Whistleblowing Procedure for Employees

If you believe your employer has treated you unfairly as a result of whistleblowing, or you are apprehensive about blowing the whistle yourself, our employment solicitors are here to guide you through the process.

If you have blown the whistle and are subject to a disciplinary hearing, we can advise you and talk you through the routes you can go down. If you are wondering what to do about blowing the whistle, you may wish to discuss your options with an experienced employment lawyer.

Our employment solicitors have the knowledge and expertise with whistleblowing matters to advise you, whatever stage you are at. We can also help you to obtain a Settlement Agreement if necessary.

Whistleblowing FAQs

You have the right not to be subjected to any disadvantage from your employer when you’ve made a protected disclosure.

This includes the right not to be unfairly dismissed or otherwise as a result of you blowing the whistle.

Other losses you may face once you have made a disclosure can include being demoted, being denied a promotion, receiving a pay cut, being harassed in the workplace or being set unrealistic targets.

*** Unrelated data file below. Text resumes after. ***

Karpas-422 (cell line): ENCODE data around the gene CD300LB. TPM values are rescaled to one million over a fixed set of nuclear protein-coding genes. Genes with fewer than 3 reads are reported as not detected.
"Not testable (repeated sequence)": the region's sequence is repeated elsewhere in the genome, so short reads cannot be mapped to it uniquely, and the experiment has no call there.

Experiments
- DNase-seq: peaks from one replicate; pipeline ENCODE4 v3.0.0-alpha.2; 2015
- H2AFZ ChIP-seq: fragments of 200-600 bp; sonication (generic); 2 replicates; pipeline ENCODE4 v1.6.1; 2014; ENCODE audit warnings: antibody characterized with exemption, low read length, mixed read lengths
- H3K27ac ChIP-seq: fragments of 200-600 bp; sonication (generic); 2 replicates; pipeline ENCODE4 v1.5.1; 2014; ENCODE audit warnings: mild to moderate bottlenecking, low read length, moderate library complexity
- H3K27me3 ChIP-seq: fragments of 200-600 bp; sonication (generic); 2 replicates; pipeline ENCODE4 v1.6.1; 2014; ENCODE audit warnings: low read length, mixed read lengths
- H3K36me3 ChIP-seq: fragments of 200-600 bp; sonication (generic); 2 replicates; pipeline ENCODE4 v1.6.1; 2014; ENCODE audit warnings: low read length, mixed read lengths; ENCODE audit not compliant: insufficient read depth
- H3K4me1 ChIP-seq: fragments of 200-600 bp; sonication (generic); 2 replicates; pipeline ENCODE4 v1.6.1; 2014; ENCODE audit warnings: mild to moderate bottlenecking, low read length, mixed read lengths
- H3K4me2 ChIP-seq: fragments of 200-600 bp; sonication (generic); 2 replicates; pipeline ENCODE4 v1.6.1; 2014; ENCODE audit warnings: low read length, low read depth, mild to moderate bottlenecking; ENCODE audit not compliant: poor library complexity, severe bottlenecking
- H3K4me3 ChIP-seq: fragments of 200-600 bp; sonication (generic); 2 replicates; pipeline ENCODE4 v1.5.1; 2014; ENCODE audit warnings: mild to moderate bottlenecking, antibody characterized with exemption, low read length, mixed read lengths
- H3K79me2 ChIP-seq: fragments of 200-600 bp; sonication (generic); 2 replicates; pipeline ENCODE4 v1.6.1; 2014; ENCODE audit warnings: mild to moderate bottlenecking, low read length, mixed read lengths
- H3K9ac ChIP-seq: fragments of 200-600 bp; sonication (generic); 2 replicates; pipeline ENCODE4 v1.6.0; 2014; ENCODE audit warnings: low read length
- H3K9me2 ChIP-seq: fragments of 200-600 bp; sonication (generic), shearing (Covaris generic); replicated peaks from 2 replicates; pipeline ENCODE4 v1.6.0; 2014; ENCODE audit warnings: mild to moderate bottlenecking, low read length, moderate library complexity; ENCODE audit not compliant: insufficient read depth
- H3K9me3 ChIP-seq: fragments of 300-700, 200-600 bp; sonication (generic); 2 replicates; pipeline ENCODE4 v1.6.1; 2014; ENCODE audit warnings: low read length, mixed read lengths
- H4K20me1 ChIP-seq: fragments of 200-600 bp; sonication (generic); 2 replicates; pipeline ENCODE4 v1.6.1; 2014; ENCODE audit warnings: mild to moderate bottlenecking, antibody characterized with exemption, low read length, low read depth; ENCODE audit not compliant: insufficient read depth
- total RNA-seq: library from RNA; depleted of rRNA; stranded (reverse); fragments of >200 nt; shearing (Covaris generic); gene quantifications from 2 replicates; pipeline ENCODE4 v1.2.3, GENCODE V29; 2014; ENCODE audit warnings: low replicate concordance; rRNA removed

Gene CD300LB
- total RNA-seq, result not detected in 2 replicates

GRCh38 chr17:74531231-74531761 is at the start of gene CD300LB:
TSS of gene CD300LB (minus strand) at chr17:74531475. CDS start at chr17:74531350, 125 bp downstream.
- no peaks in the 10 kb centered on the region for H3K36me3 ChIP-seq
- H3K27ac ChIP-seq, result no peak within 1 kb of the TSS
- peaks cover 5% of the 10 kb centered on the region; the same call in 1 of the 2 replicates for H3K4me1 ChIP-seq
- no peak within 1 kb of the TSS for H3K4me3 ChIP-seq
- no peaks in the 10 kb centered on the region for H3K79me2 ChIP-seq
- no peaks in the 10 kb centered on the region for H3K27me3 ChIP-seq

It is your employer’s responsibility to ensure this does not happen as a result of whistleblowing.

In order to be protected, you must have ‘reasonable belief’ that a wrongdoing has occurred, or is likely to incur, and that it is not in the public interest.

The disclosure also needs to relate to statutory category of ‘failure’, namely:

  • A criminal offence
  • Abreach of legal obligation
  • A miscarriage of justice
  • A danger to health and safety
  • Damage to the environment

There is no set period of employment required in order to make a whistleblowing claim.

Unfortunately, what counts as being in public interest is not defined and so is left to the employment courts to interpret this on a case-by-case basis.

There are relevant factors, however, which include the number of those who have been affected by the wrongdoing, the nature of the incident or occurrence, the nature of the interests affected and the prominence of the organisation at the centre of the allegation, i.e. if it’s a large corporate organisation it’s more likely to be in the public interest.

Further information

Our employment lawyers are here to help, whether you’ve blown the whistle and are facing disciplinary action, or you are weighing up your options. Call us on 0117 325 2929 or fill out our online enquiry form.




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